Spring traditions in Poland- Marzanna

Marzanna is a pagan springtime festival in Poland that signals the end of winter. It usually takes place on the fourth Sunday of Lent. This old custom predates Christian rites, so Marzanna is not universally observed throughout Poland, but the “drowning” of Marzanna is still conducted as a way for Poles to stay in touch with their ancient heritage and have fun with superstitions and festive traditions.


Marzanna’s Symbolism

Marzanna represents winter or death, and the Sunday on which the Marzanna celebrations take place is sometimes called Death Sunday. On this day a straw or rag effigy of Marzanna (also known as Morena or Death) is constructed, sometimes by school children. The effigy is imbued with the negative qualities of the long, cold winter.


The Burning and Drowning of Marzanna

Marzanna is set aflame, sometimes with herbs, and with her burning, springtime is beckoned to come. Then, for the bearers of the effigy to be rid of the death and illness that Marzanna represents, they throw her into a river or a lake to “drown” her. Some superstitions are associated with Marzanna’s drowning – it’s best to turn your back completely on the submerged effigy to complete the farewell to winter.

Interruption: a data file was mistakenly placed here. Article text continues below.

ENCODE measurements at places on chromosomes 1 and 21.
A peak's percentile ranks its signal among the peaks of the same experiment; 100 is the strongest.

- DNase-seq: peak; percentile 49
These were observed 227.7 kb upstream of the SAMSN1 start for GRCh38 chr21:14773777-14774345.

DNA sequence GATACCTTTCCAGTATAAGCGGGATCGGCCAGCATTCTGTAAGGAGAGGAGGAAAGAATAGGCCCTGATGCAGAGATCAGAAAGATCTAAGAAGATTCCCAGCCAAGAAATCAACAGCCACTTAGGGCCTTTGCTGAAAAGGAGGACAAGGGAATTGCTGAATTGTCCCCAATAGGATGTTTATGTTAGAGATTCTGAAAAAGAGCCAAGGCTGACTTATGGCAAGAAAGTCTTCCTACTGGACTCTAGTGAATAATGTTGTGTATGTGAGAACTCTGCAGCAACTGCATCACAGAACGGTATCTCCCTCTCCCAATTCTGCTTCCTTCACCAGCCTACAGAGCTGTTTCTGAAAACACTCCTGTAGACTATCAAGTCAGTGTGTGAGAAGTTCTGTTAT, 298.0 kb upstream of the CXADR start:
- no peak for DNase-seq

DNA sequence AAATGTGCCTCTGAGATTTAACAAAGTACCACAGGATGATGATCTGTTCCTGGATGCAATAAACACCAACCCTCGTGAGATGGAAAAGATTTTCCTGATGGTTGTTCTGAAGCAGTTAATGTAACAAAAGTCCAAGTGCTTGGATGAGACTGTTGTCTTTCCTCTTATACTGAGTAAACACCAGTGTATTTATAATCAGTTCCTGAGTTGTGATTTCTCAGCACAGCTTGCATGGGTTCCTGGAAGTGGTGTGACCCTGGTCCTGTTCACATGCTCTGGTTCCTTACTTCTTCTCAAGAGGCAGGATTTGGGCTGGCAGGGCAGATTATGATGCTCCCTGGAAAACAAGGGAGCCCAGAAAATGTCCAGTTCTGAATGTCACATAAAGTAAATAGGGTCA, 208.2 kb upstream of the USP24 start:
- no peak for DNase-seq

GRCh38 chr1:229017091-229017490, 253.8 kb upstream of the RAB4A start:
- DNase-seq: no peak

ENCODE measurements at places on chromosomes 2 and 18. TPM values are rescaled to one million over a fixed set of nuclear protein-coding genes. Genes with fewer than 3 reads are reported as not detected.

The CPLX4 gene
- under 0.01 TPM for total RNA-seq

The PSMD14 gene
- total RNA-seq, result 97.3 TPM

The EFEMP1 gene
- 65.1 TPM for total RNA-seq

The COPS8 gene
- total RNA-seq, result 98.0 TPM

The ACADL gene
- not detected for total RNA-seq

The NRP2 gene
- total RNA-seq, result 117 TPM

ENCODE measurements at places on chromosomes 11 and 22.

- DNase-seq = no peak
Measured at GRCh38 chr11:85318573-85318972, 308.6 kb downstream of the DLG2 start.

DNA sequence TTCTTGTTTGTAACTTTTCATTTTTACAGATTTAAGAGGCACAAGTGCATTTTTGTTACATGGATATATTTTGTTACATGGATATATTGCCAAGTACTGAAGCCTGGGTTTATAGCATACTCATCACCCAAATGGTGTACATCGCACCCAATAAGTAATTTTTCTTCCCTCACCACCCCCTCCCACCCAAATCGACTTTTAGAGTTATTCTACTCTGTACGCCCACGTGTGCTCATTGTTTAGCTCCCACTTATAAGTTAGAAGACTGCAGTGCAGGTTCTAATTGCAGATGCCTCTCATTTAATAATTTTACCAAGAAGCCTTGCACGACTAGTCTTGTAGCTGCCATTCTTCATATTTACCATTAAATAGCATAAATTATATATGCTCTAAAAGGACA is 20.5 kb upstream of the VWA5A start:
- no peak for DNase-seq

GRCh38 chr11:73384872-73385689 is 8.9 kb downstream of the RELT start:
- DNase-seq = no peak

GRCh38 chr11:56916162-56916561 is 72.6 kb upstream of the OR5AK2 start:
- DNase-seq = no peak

About mosquitohostel

I'm an orange mosquito who came to Krakow and settle down here for good. And you know what - I don't even think to fly away from this place, not a chance! Why don't you join me in this amazing place..@ Mosquito Hostel in Krakow, Poland
This entry was posted in Uncategorized and tagged . Bookmark the permalink.

Leave a Reply

Fill in your details below or click an icon to log in:

WordPress.com Logo

You are commenting using your WordPress.com account. Log Out /  Change )

Google photo

You are commenting using your Google account. Log Out /  Change )

Twitter picture

You are commenting using your Twitter account. Log Out /  Change )

Facebook photo

You are commenting using your Facebook account. Log Out /  Change )

Connecting to %s